In the last game of his career—the then- and still-famous Rose Bowl win over USC for the BCS national title—Huff recovered a momentum-shifting fumble on a botched lateral by Reggie Bush and stopped LenDale White on a crucial fourth down to give the ball back to Texas.

    It was a fitting end to his time with the Longhorns.

8. LB Sean Weatherspoon, Missouri

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    Jeff Roberson/Associated Press

    Sean Weatherspoon had 100-plus tackles in three straight seasons from 2007-2009, including a near-school-record (and NCAA-high) 155 in 2008. That season, he also finished second in the Big 12 with 18 tackles for loss and tied for first in the NCAA with two interceptions returned for a touchdown.

    A three-time All-Big 12 first-teamer, 'Spoon led the Tigers through two of their most successful campaigns as a member of the conference in 2007 and 2008, though the 2009 team disappointed at 8-5. 

    He was never properly showered with postseason accolade, but Weatherspoon made opposing running backs quiver in their socks and was one of the most physical, intimidating linebackers of the BCS era.

    Bar none.

7. DE Brian Orakpo, Texas

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    Brian Orakpo made a difference in Austin for four seasons, bookending his career with a Big 12 Freshman of the Year Award in 2005 and a Big 12 Defensive Player of the Year Award in 2008.

    The latter season, Orakpo swept some of the bigger awards on the national circuit as well, winning the Bronko Nagurski, the Ted Hendricks, the Bill Willis, the Lombardi and being named a first-team All-American after racking up 11.5 sacks and 17.5 tackles for loss.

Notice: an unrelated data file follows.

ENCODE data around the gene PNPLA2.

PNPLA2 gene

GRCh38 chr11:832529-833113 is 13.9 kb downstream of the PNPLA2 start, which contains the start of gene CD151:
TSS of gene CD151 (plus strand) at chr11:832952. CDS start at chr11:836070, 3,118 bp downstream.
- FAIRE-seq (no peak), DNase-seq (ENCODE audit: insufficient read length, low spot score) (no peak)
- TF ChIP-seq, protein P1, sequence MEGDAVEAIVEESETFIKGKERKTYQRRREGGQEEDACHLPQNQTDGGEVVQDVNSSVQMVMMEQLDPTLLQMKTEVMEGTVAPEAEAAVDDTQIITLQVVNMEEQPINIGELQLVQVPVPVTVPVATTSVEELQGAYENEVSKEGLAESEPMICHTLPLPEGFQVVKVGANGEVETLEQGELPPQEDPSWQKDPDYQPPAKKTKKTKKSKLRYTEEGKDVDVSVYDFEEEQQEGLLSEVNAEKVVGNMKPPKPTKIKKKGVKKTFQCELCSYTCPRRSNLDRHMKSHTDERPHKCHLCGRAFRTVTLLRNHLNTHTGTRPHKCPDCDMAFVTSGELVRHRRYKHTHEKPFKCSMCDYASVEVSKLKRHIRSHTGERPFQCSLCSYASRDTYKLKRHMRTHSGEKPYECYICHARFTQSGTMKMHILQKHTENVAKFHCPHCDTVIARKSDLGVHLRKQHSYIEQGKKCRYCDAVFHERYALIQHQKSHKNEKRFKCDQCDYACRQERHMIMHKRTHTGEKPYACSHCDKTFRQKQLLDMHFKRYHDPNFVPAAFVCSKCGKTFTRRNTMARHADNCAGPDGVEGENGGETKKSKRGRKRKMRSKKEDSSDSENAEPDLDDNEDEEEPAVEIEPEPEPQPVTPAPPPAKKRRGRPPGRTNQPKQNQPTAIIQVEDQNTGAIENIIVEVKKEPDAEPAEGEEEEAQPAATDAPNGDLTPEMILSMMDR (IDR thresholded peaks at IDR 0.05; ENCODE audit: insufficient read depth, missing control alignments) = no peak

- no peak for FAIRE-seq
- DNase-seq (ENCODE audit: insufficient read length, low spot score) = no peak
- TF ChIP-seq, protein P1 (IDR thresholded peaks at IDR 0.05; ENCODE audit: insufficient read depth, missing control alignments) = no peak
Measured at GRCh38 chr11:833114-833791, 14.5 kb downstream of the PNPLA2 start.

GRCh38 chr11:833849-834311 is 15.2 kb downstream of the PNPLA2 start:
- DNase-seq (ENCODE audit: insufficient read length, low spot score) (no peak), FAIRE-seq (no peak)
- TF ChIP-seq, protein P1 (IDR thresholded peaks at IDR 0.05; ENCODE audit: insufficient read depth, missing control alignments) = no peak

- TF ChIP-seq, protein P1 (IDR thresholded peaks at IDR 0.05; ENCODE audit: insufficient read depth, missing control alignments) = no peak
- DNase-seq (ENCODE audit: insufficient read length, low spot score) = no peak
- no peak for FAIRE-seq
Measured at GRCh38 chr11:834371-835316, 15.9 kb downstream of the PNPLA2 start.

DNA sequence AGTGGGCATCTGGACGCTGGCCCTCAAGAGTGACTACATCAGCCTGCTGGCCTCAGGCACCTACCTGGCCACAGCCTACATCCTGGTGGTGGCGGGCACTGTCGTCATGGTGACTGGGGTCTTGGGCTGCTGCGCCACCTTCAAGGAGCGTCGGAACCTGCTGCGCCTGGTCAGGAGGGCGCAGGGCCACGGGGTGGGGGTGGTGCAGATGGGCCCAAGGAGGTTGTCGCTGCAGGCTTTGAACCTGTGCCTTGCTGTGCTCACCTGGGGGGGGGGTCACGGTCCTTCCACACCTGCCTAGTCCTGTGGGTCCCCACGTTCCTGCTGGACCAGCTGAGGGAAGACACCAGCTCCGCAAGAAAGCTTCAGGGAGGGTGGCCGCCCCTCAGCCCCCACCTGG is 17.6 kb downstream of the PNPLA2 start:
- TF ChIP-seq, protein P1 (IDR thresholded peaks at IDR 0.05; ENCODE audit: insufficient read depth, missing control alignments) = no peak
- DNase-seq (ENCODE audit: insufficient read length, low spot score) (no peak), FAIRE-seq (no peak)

A terrifying blend of strength and speed, Orakpo could out-run a tackle to the edge then use that momentum—and his chiseled body mass—to punish the quarterback in the pocket. Rightfully so, he was a player that every Big 12 passer hated to face.

6. LB Rocky Calmus, Oklahoma

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    Rocky Calmus finished his career with what every linebacker, defender, overall player and coach in college football is seeking: A blend of personal and team achievements.

    He was named a first-team All-American and finalist for the Butkus Award in 2000, leading the Sooners to a national championship. In the Orange Bowl game against Florida State, he swatted the ball out of Chris Weinke's hands for a fumble deep in Florida State territory that was recovered by a member of this list to be named later.

    The following season, so as not to be proven a fraud, Calmus came back and did one better—in terms of personal achievement—making another All-America team and this time winning the Butkus Award as the nation's top linebacker.